Recovery Ministries of the Episcopal Church
 

Prayer and Meditation

08/30/2017 9:36 PM | Anonymous member (Administrator)

“Sought through prayer and meditation to improve our conscious contact with God as we understood him, praying only for the knowledge of his will for us and the power to carry that out.” -Alcoholics Anonymous, Step 11

Maintaining a regular time of prayer and meditation can be difficult. I’ve been in ordained ministry for twenty-five years, yet I’ve got a confession to make: I have always struggled with my devotional life. Prayer and meditation have never come easy for me. It wasn’t that the desire wasn’t there; I really did want to spend time with God on a regular basis, and get to know him better. And I certainly felt the yearning in my heart to do so. What was missing was the discipline, the follow-through to actually do it.

Perhaps you’ve felt challenged in this area of your recovery as well. I’ve had people tell me they don’t know what to say to God when praying or how to actually go about meditating. As Anglican Christians, we are blessed with a rich resource to assist us in making our own ‘quiet time’ more meaningful: The Daily Office in the The Book of Common Prayer. Nearly 500 years ago, in 1549, Archbishop Thomas Cranmer introduced this new book of liturgies, psalms and prayers to the Church of England. Cranmer greatly admired the piety of monks and nuns whose daily lives revolved around prayer, reflection and service. In these religious communities prayers were said up to seven times each day; Cranmer realized that it was probably unrealistic to expect the majority of the faithful to keep such a rigorous schedule. So the Archbishop endeavored to distill these seven prayer times into four daily “offices,” or “duties.” (from the Latin, officium)

Find a Prayer Book and turn to page 136. There you’ll find “Daily Devotions for Children and Families.”  You’ll see that there are readings and prayers for Morning, Noon, Early Evening, and at the Close of Day. You don’t have to say them all each day; if your schedule works better to begin your prayers at noon, then start there. Perhaps evening, after supper, is a time when you have some extra moments to spend with God. The point is to build some time into each day when you can slow down and take a ‘sacred pause’, giving thanks to God for the strength he’s given you to stay clean and sober, and reminding yourself of the myriad of ways he’s blessed you. St. Clement of Alexandria once defined prayer as “keeping company with God.” That’s all we have to do; simply show up with an open heart and mind, expecting that our time spent in God’s presence will change us and give us strength for whatever challenges lay ahead. Daily prayer and meditation are spiritual disciplines; in our culture the word “discipline” is sometimes viewed negatively, usually thought of as some sort of punishment.  But discipline has a good side, too; and it is through consistent disciplines such as these that Godly character is formed in us. St. Paul writes:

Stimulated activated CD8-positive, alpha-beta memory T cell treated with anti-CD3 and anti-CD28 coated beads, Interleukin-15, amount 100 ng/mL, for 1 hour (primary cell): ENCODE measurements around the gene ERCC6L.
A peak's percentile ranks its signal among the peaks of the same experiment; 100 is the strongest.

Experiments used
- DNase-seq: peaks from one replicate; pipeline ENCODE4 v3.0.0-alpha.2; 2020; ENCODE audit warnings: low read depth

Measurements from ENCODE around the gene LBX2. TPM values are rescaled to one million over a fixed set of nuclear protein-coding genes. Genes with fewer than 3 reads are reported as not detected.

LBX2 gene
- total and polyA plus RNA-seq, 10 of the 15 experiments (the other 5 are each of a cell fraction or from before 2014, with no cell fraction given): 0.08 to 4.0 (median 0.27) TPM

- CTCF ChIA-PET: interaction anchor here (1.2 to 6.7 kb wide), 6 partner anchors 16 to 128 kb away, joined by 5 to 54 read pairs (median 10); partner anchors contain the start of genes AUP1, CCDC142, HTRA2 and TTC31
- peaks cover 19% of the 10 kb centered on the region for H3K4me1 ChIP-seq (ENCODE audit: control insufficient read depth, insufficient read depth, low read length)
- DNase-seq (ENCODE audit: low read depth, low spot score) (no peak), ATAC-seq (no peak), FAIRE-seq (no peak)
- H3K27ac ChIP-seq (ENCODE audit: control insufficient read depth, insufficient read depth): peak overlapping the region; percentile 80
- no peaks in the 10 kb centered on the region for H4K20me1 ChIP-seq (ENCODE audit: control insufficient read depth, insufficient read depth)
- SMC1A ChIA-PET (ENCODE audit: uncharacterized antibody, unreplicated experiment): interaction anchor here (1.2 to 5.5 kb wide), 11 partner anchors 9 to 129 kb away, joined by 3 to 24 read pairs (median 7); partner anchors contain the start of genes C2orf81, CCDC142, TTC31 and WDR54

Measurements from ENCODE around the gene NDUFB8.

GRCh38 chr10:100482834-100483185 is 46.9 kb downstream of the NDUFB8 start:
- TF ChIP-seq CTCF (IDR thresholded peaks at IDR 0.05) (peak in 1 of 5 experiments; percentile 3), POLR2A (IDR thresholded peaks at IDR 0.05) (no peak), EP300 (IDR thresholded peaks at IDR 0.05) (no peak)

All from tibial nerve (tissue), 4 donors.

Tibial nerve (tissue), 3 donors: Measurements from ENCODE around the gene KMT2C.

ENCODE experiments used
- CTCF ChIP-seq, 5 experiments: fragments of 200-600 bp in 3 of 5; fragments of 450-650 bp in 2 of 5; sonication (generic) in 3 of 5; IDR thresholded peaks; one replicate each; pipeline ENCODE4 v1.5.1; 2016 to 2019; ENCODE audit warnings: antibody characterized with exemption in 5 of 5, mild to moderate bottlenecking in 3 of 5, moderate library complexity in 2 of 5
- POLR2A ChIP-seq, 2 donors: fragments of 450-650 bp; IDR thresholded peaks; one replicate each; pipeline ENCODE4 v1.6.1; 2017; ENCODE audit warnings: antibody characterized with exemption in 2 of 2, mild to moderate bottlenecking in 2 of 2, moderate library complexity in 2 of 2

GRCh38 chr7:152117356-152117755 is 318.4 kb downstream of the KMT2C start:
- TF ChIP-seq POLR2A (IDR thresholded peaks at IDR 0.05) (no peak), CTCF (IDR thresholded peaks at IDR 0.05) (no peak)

“…we glory in our sufferings, because we know that suffering produces perseverance, perseverance, character; and character, hope. And hope does not put us to shame, because God’s love has been poured out into our hearts through the Holy Spirit, who has been given to us.”  (Romans 5:4)

Those of us who have struggled with addiction have had enough of suffering; now is the time to build, slowly but surely, one step and one day at a time, a new life of freedom.

Father Richard


Comments

  • 08/31/2017 12:11 AM | Anonymous member
    I can relate so much to this post. The gifts that a practice of prayer and mediation can bring are the core to my recovery. I also know that when I skip a day here or there, I can definitely feel it. So grateful for the 11th step. ❤️
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    • 08/31/2017 9:20 PM | Anonymous member
      I also loved your post, Fr. Richard. Thanks for your post, & like Shannon T., I'm very aware of what happens when I practice my character defect of "sloth", & don't do my meditation on a regular basis!
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